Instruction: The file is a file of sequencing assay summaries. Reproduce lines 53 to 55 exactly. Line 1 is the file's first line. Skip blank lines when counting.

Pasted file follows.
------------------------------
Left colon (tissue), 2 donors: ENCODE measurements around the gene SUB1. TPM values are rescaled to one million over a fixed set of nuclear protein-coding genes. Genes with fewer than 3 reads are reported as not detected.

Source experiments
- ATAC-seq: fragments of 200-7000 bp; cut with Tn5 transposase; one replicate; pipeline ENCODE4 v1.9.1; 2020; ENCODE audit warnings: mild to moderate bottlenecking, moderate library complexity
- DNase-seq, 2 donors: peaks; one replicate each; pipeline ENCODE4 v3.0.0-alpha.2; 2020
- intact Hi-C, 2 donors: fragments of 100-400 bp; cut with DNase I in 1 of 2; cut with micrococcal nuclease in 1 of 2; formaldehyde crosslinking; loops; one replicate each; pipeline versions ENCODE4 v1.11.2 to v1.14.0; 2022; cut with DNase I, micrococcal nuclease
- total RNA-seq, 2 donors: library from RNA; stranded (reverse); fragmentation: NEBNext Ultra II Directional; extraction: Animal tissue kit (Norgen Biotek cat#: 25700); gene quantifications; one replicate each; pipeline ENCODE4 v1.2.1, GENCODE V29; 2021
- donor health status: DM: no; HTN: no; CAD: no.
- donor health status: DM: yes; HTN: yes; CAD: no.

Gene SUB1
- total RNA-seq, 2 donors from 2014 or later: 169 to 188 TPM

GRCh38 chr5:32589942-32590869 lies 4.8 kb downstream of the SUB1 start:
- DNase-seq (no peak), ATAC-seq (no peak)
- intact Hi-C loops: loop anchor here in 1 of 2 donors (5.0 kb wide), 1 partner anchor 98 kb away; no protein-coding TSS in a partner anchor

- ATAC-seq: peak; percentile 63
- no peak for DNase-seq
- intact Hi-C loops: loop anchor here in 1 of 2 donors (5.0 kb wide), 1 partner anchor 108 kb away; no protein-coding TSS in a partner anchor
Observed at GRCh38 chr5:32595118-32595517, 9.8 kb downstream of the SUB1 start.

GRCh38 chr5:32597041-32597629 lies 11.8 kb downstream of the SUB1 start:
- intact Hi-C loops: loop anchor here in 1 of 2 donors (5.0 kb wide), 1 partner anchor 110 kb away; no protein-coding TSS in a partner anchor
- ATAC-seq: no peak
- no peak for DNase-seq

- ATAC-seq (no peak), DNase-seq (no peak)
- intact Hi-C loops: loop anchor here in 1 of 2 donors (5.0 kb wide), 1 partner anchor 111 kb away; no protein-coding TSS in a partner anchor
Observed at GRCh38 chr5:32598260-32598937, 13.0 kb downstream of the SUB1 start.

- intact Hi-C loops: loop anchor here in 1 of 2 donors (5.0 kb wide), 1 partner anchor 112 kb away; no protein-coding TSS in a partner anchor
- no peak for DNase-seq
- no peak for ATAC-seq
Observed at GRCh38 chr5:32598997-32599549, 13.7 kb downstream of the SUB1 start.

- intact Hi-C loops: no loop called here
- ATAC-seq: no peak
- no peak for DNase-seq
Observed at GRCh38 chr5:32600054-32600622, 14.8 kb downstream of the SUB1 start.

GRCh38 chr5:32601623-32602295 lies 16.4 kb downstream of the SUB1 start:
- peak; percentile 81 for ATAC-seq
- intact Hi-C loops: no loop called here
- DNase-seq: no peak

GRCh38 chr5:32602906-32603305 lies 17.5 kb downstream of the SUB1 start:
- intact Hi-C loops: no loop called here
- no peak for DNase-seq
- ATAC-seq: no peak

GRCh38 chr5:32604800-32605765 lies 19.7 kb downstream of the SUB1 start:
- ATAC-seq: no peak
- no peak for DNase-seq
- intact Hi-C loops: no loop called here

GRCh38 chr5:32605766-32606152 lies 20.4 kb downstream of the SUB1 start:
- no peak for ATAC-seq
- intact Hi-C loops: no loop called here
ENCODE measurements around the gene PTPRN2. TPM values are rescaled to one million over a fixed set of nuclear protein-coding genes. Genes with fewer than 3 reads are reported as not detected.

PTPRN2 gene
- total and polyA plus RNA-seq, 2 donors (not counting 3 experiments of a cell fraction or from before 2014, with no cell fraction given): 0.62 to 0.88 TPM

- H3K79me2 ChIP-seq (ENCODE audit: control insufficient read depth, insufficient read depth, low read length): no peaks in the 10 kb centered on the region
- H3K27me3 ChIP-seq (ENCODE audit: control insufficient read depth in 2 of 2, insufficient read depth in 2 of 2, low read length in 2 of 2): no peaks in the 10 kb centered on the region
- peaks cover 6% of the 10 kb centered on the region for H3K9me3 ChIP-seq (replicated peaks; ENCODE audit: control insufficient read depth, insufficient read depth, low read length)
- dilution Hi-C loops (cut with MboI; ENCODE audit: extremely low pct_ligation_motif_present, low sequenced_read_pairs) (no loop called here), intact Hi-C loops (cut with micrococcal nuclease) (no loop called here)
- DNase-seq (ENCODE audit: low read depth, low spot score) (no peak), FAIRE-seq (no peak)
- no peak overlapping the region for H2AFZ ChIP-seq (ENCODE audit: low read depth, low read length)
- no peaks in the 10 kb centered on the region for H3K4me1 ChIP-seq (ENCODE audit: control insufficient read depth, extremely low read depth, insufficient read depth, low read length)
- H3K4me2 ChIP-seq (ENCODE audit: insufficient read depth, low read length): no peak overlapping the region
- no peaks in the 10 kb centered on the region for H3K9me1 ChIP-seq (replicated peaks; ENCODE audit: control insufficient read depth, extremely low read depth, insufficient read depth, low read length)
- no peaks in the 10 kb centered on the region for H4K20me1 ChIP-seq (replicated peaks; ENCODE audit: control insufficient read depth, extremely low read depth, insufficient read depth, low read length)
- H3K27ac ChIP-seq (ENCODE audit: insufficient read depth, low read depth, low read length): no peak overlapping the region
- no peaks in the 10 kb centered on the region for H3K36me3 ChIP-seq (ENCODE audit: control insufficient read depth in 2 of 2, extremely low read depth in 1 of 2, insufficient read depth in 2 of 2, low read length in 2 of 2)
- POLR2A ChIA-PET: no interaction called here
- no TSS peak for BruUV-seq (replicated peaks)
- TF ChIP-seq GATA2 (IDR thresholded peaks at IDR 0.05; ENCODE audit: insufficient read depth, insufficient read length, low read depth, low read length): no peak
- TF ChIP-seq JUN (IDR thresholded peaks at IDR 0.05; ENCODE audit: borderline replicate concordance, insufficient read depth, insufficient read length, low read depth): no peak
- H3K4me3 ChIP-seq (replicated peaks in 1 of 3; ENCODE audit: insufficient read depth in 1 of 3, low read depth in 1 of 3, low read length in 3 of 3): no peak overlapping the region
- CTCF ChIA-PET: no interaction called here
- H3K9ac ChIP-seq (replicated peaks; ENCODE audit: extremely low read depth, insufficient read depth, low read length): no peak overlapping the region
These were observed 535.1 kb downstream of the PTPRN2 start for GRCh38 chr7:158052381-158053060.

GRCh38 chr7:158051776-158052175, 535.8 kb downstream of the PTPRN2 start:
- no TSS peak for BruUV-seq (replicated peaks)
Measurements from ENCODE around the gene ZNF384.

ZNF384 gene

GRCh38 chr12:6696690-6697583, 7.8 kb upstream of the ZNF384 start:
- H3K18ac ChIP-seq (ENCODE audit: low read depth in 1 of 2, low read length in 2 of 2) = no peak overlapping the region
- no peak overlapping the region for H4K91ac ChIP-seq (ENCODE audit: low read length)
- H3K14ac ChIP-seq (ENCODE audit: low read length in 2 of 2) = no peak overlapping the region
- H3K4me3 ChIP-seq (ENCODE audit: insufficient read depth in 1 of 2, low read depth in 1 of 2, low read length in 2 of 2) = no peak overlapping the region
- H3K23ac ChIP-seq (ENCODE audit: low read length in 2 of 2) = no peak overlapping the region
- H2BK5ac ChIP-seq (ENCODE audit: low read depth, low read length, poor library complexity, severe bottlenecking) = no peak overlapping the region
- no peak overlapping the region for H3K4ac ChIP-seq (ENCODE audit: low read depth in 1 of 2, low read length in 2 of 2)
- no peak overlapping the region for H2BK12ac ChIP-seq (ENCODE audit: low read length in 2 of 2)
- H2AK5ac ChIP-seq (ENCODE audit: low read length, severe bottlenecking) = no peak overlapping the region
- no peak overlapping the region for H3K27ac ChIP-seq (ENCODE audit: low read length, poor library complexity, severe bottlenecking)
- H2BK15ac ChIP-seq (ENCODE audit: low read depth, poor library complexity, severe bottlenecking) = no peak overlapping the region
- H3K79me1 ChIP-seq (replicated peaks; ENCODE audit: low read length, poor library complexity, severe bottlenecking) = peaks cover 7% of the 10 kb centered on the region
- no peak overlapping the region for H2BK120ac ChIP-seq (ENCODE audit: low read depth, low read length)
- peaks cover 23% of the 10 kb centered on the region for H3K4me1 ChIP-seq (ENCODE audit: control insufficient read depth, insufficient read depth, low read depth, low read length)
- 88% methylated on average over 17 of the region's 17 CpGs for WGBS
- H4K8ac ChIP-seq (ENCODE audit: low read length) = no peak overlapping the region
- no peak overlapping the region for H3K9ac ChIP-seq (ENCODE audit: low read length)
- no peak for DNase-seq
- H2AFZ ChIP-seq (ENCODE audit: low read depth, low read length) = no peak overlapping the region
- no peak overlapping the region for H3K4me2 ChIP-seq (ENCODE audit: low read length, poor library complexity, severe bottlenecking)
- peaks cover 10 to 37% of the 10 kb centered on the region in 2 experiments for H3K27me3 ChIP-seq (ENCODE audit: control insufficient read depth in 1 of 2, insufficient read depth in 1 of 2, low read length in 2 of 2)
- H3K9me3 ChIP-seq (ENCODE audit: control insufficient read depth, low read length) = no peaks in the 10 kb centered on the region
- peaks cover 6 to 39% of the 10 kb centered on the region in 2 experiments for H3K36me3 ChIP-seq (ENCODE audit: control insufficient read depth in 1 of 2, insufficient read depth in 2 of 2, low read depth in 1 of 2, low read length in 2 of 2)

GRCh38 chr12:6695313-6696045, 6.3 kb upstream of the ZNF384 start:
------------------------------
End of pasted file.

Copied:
- peaks cover 6% of the 10 kb centered on the region for H3K9me3 ChIP-seq (replicated peaks; ENCODE audit: control insufficient read depth, insufficient read depth, low read length)
- dilution Hi-C loops (cut with MboI; ENCODE audit: extremely low pct_ligation_motif_present, low sequenced_read_pairs) (no loop called here), intact Hi-C loops (cut with micrococcal nuclease) (no loop called here)
- DNase-seq (ENCODE audit: low read depth, low spot score) (no peak), FAIRE-seq (no peak)